There’s been a glut of fat books landing on my doormat of late. Cynics could accuse publishers of taking up fat books to cash in on the fat buck, and it does feel slightly iffy that an industry, that for decades coined it on diet books, is now taking up the fat cause but I suppose better late than never.
Fat acceptance, as a movement, has been around for decades and as a subject is certainly nothing new for those of us who’ve been wandering around the internet for a few years.
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Irish broadcaster and writer Louise McSharry covered it extensively in her excellent memoir Fat Chance which was arguably a forerunner to the current trend for dismantling fat phobia and peddling body positivity to the book-buying masses. We could be forgiven for wondering if there’s much more to learn on the matter.
Enter Danish comedian Sofie Hagen and her first book, Happy Fat.
Hagen has been outspoken on every conceivable platform, from Twitter to the stage, about the fat phobia that is ingrained in our society and it would be reasonable to expect that her book might be another iteration of stories and ideas she has previously explored in podcasts (she hosts Made Of Human and was one of the original contributors to the wildly successful Guilty Feminist podcast) or in her stand up. Much of what is written in the mainstream on the subject of fat acceptance and self-love comes from the author’s first-person experiences, however, to Hagen’s credit, she has opted for a more researched and broad take in Happy Fat.
She intersperses anecdotes of her experience living in a fat body with interviews with academics, bloggers, trans people and writers to allow for inclusiveness – a facet of fat acceptance that is all too often neglected in mainstream treatment of the topic. The body positive movement which was started primarily to elevate the voices of fat black women has become largely repped by white women who are often “acceptably fat” (larger but still catered for by high street sizing) rather than living in bodies that are truly stigmatised by society.
As Stephanie Yeboah, a black plus-size blogger who works in PR, notes in her interview in the book: “Body positivity has been co-opted and commercialised by white women, physically attractive women who sort of fluctuate between sizes 10-14. They fit society’s standards of beauty. What bo-po has done, is that it has forgotten the very root and demographic that gave it prominence in favour of ‘society’s ideal’ and so it refuses to lift up thoughts and opinions of black women.”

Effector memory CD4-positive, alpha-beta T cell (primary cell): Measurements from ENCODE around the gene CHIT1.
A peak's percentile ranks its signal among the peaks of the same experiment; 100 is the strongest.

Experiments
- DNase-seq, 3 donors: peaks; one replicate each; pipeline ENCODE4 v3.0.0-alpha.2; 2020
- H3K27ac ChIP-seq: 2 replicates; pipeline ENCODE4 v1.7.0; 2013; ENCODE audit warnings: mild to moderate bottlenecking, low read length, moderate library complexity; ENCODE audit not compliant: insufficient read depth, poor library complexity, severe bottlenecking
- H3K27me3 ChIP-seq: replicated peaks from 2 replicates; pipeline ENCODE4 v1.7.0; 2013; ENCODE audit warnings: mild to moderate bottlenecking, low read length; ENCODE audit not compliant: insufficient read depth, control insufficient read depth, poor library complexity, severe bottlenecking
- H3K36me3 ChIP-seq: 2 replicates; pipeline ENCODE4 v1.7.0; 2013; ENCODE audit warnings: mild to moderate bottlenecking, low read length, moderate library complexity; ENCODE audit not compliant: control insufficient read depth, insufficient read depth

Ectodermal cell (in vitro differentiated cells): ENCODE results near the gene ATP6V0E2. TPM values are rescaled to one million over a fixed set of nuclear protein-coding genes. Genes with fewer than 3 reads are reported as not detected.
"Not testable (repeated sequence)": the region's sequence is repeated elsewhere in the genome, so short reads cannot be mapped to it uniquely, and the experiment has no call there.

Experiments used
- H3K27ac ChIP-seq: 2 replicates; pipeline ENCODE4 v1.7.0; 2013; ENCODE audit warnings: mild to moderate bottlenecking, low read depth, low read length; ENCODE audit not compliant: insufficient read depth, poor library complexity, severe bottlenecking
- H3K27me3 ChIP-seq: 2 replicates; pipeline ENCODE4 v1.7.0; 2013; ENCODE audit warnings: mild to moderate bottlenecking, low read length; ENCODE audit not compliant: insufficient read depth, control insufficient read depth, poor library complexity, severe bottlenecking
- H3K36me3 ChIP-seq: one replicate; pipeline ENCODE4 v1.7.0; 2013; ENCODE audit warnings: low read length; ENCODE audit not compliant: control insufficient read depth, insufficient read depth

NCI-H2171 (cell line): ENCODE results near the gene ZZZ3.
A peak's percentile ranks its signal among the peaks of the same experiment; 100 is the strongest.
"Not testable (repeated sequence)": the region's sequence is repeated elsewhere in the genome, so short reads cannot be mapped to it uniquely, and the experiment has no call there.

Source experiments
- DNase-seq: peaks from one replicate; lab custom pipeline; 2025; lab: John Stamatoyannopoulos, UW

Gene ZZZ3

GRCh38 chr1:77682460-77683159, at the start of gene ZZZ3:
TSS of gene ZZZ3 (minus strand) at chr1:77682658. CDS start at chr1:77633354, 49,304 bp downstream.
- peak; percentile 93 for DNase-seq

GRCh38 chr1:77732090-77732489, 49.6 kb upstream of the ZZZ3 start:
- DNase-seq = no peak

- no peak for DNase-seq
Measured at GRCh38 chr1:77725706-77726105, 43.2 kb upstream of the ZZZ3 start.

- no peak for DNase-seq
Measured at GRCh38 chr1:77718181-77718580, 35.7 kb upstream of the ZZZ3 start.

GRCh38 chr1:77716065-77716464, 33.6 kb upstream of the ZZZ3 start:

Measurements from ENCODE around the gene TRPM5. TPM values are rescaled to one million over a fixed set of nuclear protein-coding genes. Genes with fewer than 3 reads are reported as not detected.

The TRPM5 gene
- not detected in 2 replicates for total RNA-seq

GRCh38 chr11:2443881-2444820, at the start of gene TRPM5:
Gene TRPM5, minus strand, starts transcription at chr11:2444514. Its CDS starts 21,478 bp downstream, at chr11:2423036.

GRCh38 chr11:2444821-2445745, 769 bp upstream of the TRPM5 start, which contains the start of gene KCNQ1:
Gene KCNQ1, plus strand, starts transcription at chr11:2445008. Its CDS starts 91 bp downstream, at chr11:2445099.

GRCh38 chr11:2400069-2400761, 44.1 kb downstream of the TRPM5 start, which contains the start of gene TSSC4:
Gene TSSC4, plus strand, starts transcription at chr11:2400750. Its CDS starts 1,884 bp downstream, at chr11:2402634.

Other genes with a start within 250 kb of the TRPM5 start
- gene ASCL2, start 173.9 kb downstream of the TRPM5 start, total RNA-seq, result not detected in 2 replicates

Yeboah goes on to describe the racism and fat phobia she has experienced in her own community, describing how she bleached her skin as a teenager, “I’m dark-skinned black… even within my own community we have colourism where dark skin is seen as disgusting… the lighter you are, the better you are.”
Hagen’s interviewees bring enormous depth to the book. They allow the discussion to broaden and examine the treatment of bodies that are marginalised in more respects than fatness.
The interview sections are cleverly laid out in Q&A style which makes them highly readable even when the subject matter is knotty. Hagen’s interview with Kivan Bay, a trans artist and activist who is also, as he says, “Fat as hell!”, is equal parts incredibly enlightening and incredibly affecting.
He speaks about a collision of marginalising factors. His fatness, his poorness, his gayness. He compares how he is treated as a man compared with how he was treated when people thought he was a woman. “I don’t get as much yelling out of cars,” Kivan says. “When people perceive me as a woman, my fat is masculinising… or your fat makes you not even have a gender. But now that I’m out as a man, I find that people consider my fat incredibly feminising and they consider it a sign of my lack of masculinity.”
In Happy Fat, Hagen has set out a compelling exploration of fat politics, identity politics and personal shame and revolution.
There is much humour and pathos in these pages to wash down the more uncomfortable and depressing truths: that 40pc of trans people attempt suicide, that fat people’s eating disorders go undiagnosed, or that quite simply living in a fat body is being subjected to daily petty cruelties in our supposedly progressive society. It’s a fascinating and essential read.
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